Recently, the student organization Native Americans at Harvard College (NAHC) began a petition on asking Harvard to change Columbus Day to Indigenous Peoples’ Day on their academic calendar. So far it has garnered over 1,300 signatures. According to Anna ‘21, “We’ve signed petitions toward this goal every year, and this is the first year that we’ve brought it to and gotten signatures from people outside of the university. There are signatures coming in from all over.” 

This is a huge step toward getting the University to mobilize, as it is evidence that people outside the University care about how the school presents itself to the world. Students like to joke about being stuck in “the Harvard Bubble,” which is the idea that being at Harvard puts you out of touch with the real world during your studies. This is an illusion and one that we – and the University – should strive to shatter. What happens on this campus has every likelihood of affecting events off-campus. 

I also had the chance to discuss why the University has been reluctant in the past to fully recognize Indigenous Peoples’ Day on the academic calendar with Anna. According to her, she’s received feedback on NAHC’s efforts to change the name of the holiday along the lines of “it’s named Columbus Day because it’s a celebration of Italian heritage.” (To this, Anna jokingly responded that there are better men in Italian history to celebrate). She also went on to state that “When Indigenous Peoples’ Day was first put on the calendar, it was done quietly, there was no fanfare. After the HUDS strike, one of their conditions for returning to work was the recognition of Indigenous Peoples’ Day. We got this quiet, half-hearted recognition, while it still calls the day ‘Columbus Day’ because it’s a federal holiday.”

Currently, the 2019-2020 Academic Calendar for Harvard College lists Monday, October 14th, Monday as: University holiday: Columbus Day (Federal), Indigenous Peoples’ Day (City of Cambridge).

There are those who think that this isn’t a big deal, or that the name of this holiday doesn’t matter. It’s a bank holiday, kids get a day off from school. I disagree with this sentiment for a lot of reasons. My younger sisters are 10 and 11 years old. When they learned about Columbus Day in elementary school, it was my mother and I who told them why we don’t like that day, and why Christopher Columbus was not someone we’d ever celebrate. As 2nd and 3rd generation Puerto Ricans in the United States, our heritage is tied into the decimation of the native Taino population on the island by the disease, enslavement, and genocide brought to them when Columbus landed in the Caribbean.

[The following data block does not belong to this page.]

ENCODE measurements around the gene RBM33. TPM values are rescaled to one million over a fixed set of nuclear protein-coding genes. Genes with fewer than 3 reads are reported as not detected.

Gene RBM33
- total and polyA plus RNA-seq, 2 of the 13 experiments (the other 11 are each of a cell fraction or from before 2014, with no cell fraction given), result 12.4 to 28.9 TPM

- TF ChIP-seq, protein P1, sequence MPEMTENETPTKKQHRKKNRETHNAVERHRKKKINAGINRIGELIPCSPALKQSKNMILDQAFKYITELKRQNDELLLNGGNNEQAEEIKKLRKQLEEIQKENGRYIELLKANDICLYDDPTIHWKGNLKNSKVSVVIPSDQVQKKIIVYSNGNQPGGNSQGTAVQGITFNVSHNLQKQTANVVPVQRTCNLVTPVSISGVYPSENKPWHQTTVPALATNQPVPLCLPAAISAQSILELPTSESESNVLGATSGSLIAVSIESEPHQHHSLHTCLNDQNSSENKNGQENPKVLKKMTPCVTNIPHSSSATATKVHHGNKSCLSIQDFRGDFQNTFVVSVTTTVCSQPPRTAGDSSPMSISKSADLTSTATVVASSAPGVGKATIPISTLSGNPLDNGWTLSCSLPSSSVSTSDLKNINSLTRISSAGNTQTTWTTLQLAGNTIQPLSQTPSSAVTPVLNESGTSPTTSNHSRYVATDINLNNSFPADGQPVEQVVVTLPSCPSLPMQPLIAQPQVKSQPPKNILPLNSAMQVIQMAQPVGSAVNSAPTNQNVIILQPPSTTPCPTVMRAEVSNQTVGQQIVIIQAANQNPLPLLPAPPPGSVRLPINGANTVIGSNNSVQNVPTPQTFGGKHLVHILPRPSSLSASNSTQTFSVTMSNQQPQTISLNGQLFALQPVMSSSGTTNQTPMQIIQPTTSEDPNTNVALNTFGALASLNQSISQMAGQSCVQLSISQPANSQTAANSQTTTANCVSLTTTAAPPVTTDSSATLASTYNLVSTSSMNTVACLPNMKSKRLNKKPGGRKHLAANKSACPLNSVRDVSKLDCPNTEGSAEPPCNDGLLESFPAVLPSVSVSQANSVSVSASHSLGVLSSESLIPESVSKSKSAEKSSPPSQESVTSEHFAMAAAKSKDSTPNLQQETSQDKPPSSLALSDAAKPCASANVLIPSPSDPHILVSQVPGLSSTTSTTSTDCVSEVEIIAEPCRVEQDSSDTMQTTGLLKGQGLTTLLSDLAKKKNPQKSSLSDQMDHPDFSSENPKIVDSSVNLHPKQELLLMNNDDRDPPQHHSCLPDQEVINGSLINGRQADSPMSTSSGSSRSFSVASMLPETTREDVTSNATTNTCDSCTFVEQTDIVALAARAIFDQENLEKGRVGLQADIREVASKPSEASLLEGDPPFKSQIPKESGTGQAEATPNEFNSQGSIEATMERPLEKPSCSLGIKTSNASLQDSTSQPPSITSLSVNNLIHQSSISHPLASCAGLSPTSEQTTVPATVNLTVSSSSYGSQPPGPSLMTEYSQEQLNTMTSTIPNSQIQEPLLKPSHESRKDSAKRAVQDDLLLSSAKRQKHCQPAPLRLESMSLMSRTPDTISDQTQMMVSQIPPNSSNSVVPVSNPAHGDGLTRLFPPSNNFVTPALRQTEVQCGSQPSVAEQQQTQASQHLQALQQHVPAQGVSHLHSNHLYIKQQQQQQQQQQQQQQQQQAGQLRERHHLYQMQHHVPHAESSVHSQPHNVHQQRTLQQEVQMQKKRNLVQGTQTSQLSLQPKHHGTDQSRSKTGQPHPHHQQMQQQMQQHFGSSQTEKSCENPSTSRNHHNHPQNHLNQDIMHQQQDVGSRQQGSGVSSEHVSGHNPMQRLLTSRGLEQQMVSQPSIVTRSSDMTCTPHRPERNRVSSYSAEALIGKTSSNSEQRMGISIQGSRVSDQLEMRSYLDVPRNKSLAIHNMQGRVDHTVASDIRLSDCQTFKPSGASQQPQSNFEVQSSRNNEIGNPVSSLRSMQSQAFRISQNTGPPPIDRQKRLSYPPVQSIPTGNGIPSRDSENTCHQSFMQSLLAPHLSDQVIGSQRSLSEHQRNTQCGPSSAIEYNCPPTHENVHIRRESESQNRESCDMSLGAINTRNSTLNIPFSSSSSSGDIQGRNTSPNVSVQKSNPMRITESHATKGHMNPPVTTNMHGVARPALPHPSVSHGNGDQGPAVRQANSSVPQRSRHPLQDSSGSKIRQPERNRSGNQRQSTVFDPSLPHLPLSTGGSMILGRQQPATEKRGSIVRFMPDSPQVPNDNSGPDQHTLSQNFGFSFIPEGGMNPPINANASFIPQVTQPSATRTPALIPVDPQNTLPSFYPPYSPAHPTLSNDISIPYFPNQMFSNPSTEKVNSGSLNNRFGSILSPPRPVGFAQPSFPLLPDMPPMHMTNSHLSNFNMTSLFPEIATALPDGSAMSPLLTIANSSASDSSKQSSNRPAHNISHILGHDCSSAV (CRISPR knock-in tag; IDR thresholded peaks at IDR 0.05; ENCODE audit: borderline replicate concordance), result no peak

It is for this reason that I place a lot of importance on names at Harvard. History does not go away when we call it by a different name. The atrocities committed by Columbus himself and the people who conquered the New World after him do not go away when we take a bank holiday and put his name on it “in celebration” of events that would one day lead to the United States. 

On the importance of names at Harvard, and why it’s so important that we change the name of the holiday from Columbus Day to Indigenous Peoples’ Day, Anna ‘21 left me with this thought: “Stoughton, who Stoughton Hall is named after, was one of the main antagonists of the Salem Witch trials, he ensured that several innocent people hung. We have Lowell House named after president Lowell, we have Houses named after slave owners. So many names in Harvard history have so much wrongdoing attached to them. There’s been a push for Lowell House to be renamed for a while, and nothing has been done. People outside of Harvard aren’t going to care about Lowell House or Stoughton Hall, but people outside of Harvard are going to care about Indigenous Peoples’ Day and Columbus Day. There’s so many wrongs that the University isn’t going to be able to right, but this [changing the calendar] is a small step that would be a huge victory for us.”

I can only hope that this is a victory that NAHC and other Indigenous groups on and off campus get to celebrate, and soon.


Alaya Ayala ( is hoping for change at Harvard.